Mind

Researchers Find Another Way to Read (a Little Bit of) Your Mind

80beatsBy Rachel CernanskyFeb 20, 2009 12:23 AM
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Researchers have previously managed to achieve a limited degree of mind-reading by using electroencephalograms and infrared sensors—in addition to familiar dubious psychic methods—so it was probably inevitable that they would accomplish a similar trick with functional magnetic resonance imaging, or fMRI, the brain-scanner of choice in modern neuroscience. Researchers at Vanderbilt University have shown they can use fMRI to determine which of two images people are thinking about. Six subjects were given different patterns to look at—one with horizontal stripes, the other with vertical ones. An fMRI scanner was used throughout the experiment to monitor brain activity in four different early visual areas—the first areas of the brain to receive and process visual signals, which were previously thought to have no role in higher cognitions.... Researchers knew that early visual areas could process in fine detail visual signals from the eye, but thought these areas could not retain information [CBC News]. After the images were removed from view, the subjects were instructed to think back to one in particular. The scientists were then able to tell, with 80 percent accuracy, which the subjects were thinking of. The research, published in Nature, made a key change to the technique used in previous fMRI studies that were not successful at detecting thoughts: Rather than simply measuring the overall level of activity [in the early visual areas], the [sophisticated analytical tool called a] pattern classifier could probe for patterns in how that activity was distributed [Technology Review]. When the images were removed from view, overall activity in early visual areas in most subjects declined. But when they looked for specific activity patterns, they were able to decode information previously hidden in those areas. Previous studies using fMRI have shown that it's possible to determine which of a number of pictures a person is looking at. But the new study is unique in that it is not decoding sensory information in the brain, but memory [Technology Review]. While the study does not unlock the secrets of mind-reading or thought prediction, it does allow scientists to determine which parts of the brain are involved in short-term visual memory [Telegraph]. Related Content: 80beats: Mind-Reading Machine Puts Woman in Jail for Murder 80beats: Mind-Reading Infrared Device Knows If You Want a Milkshake 80beats: Brain Scans Could Diagnose Obsessive-Compulsive Disorder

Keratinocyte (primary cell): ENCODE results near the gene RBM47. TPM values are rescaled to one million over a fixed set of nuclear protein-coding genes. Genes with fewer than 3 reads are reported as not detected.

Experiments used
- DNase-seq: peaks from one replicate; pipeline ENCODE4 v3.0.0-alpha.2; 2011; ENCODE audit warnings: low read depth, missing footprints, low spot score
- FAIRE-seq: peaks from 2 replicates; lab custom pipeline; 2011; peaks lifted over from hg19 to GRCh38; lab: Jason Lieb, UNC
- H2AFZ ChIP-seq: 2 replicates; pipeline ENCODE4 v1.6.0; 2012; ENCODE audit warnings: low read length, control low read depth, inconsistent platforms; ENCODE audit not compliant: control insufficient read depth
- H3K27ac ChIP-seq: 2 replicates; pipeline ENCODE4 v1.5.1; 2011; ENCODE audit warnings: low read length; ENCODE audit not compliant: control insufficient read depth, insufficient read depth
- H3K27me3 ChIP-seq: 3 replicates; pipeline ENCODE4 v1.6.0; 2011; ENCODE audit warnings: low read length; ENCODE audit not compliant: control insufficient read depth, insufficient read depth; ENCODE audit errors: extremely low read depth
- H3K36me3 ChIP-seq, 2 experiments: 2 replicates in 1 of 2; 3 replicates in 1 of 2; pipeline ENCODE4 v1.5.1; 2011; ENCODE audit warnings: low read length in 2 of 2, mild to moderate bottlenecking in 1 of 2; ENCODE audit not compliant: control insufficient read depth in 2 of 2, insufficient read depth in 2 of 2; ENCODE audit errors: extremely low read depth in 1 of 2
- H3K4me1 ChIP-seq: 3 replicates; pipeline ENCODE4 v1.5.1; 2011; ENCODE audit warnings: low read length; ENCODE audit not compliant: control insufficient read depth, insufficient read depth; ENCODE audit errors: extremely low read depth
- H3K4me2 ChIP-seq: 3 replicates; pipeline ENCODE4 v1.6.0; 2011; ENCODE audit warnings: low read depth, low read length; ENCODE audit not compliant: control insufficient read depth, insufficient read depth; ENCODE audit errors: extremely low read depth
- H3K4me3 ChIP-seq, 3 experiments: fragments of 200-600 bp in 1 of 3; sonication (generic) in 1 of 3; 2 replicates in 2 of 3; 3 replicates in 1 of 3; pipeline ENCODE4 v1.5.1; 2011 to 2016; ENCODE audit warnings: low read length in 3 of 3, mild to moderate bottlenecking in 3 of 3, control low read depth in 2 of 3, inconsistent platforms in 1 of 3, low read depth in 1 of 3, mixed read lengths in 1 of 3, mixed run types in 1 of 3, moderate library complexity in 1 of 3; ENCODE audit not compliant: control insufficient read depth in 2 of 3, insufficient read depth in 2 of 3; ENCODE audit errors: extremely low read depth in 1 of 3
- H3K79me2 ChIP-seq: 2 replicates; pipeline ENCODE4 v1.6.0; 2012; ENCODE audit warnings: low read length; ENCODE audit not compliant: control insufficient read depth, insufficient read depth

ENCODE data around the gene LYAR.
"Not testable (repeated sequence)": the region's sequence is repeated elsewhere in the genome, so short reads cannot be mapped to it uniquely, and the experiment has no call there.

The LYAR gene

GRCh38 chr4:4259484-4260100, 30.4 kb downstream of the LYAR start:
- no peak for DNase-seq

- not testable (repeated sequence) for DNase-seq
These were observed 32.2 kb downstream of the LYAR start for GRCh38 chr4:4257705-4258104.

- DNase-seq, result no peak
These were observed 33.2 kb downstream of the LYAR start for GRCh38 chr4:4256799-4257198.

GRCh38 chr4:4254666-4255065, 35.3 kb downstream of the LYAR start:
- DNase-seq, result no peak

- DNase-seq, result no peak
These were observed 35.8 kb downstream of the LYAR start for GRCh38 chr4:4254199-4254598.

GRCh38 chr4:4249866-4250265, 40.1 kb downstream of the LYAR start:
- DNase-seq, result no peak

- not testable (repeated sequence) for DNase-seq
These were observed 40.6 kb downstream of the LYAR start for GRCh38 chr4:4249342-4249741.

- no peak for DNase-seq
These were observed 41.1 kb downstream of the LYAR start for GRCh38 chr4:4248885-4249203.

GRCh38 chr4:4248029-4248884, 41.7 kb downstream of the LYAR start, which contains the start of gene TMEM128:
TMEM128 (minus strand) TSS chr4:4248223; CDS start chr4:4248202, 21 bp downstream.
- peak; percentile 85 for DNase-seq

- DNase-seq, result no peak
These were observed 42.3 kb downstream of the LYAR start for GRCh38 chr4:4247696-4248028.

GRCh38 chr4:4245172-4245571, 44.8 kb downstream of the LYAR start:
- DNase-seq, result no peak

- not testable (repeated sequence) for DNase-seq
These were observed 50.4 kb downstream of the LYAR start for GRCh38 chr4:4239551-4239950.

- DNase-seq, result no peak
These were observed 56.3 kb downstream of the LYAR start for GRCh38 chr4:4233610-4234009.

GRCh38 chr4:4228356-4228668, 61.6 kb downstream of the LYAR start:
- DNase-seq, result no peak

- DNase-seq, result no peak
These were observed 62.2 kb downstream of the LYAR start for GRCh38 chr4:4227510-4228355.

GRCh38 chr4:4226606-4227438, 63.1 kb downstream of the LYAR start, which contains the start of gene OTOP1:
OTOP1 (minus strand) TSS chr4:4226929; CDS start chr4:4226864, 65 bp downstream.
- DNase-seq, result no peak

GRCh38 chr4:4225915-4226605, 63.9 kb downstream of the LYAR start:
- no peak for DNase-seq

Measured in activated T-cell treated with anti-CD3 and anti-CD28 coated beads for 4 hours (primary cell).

Image: Flickr / The Shopping Sherpa

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